Friday, August 12, 2022

How to Allow Contributors to Upload Images in WordPress

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Let’s say you have a blog that accepts posts from the general public. You allow people to sign up, write their posts in the WordPress editor, and then send them to you for review. If you think it’s fine, you publish them, otherwise not. Lots of WordPress sites do this. However, in order to prevent people from publishing their posts, you only allow them to sign up as a “Contributor” instead of an author.

Authors can publish posts. Contributors can’t. This is a useful distinction where you want to have control over what appears on your site. It works great, except for one slight problem – contributors can’t upload images!

Why Do You Want Contributors to Upload Images?

These days, articles aren’t complete without pictures. Whether they’re graphs, or screenshots, or some other illustration to make a point, images are crucial for improving the quality of articles. Without images, articles look bleak. So if you’re looking for high-quality posts from contributors, chances are that they will include images.

But if contributors are not allowed to upload images to their posts, then they’ll have to send the pictures to you separately – perhaps by e-mail. And then you’ll have to manually find out where they wanted to insert the images and do it yourself. It’s time-consuming and doesn’t really add any benefit. People who want to write for you will get frustrated as well, knowing they can’t upload images.

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So in this tutorial, I’ll show you how to modify the contributor’s role to allow access to the media library.

Step 1: Checking Disabled Access

In the screenshot below, I have a user called “testuser” with the contributor role as shown here:

Now when I log in as this user and try and open a post for editing, here is what I see:

As you can see, the familiar “Add Media” button is missing. Normally, this allows us to access the media library, upload, and insert posts. What we want, is for this missing media button to become visible to contributors.

Step 2: Adding Code to functions.php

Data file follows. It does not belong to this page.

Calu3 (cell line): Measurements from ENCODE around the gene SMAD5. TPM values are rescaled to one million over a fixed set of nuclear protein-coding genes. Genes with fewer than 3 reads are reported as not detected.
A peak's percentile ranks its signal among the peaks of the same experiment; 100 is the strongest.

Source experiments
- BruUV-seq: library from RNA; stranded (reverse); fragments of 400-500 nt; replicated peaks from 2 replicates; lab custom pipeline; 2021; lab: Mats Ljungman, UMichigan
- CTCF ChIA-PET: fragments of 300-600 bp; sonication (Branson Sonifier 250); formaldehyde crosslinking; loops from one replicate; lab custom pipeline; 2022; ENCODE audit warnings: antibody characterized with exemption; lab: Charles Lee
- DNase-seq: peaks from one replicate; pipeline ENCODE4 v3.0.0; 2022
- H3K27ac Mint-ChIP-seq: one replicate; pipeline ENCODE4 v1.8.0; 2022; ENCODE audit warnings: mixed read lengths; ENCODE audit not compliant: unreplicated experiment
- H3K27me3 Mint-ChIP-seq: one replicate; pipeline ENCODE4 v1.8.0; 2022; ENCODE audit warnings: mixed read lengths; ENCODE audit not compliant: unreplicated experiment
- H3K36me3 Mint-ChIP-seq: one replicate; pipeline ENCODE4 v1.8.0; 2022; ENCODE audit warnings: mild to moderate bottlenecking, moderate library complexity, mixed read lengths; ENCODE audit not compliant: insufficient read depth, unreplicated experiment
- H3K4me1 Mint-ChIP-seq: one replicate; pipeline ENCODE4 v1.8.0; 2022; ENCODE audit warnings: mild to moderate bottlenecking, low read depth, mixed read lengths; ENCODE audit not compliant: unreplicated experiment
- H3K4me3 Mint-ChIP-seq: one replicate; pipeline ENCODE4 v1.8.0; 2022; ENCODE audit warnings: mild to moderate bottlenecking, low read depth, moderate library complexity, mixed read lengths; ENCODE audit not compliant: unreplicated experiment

To make this happen, we’re going to add some code to your theme’s function.php. This is a file that contains custom PHP functions specific to each theme. Log in to WordPress as an administrator, go to the dashboard and click Appearance -> Editor:

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On the next page, look to the right-hand side. You’ll see a list of files underneath a drop-down box with your current theme selected. Click the one labeled “Theme Functions” and “functions.php” written underneath it as shown here:

This will open functions.php for editing in the main text area. Scroll all the way down and paste the following at the very bottom:

function allow_contributor_to_upload() {
    $role = get_role( 'contributor' );    
    if ($role->has_cap( 'upload_files')) {
    $role->add_cap( 'upload_files' ); 
add_action( 'admin_init', 'allow_contributor_to_upload');

Here’s a screenshot of what it looks like:

Note: Before you paste this code, make sure you don’t see the following symbol at the bottom of the file:


If you do see it, delete it. It’s a remnant of an old coding standard in WordPress and is dangerous.

After you’ve pasted the code, click the blue button labeled “Update File” to save your changes.

Step 3: Verifying Upload Capability for Contributors

Now let’s see if our code has worked. As before, I open a new post as a contributor. Only this time, I see the following:

As you can see, the button labeled “Add Media” is now visible! Contributors can now upload and add images to their posts like everyone else. But don’t worry! They still can’t publish posts or otherwise harm your site in any way. Now there’s no need for you to manually insert images into contributions!

Optional Step 4: Enable Hotlink Protection for Images from cPanel

There is one danger though. People can upload images to your site and then access them via their URL whenever they want. If someone wants, they can turn your site into a kind of CDN for their images and may consume all the bandwidth allowed by your WordPress hosting provider! I’m not sure why anyone would want to do this, but it’s possible.

So to be on the safe side, just go to your cPanel account and enable hotlinking from the “Security” tab. It’s a good idea to have this enabled anyway to keep your images safe. So now’s as good a time as any to do it!

I hope this tutorial was useful to you and allowed you to streamline your workflow for new post submissions!

About the Author:
Bhagwad has been developing and writing on WordPress for over 8 years. He’s published WordPress plugins, Android apps, and Chrome extensions. He also runs where he compares web hosting offers from providers like SiteGround, and coupons from Bluehost, InMotion, and other major hosting providers.

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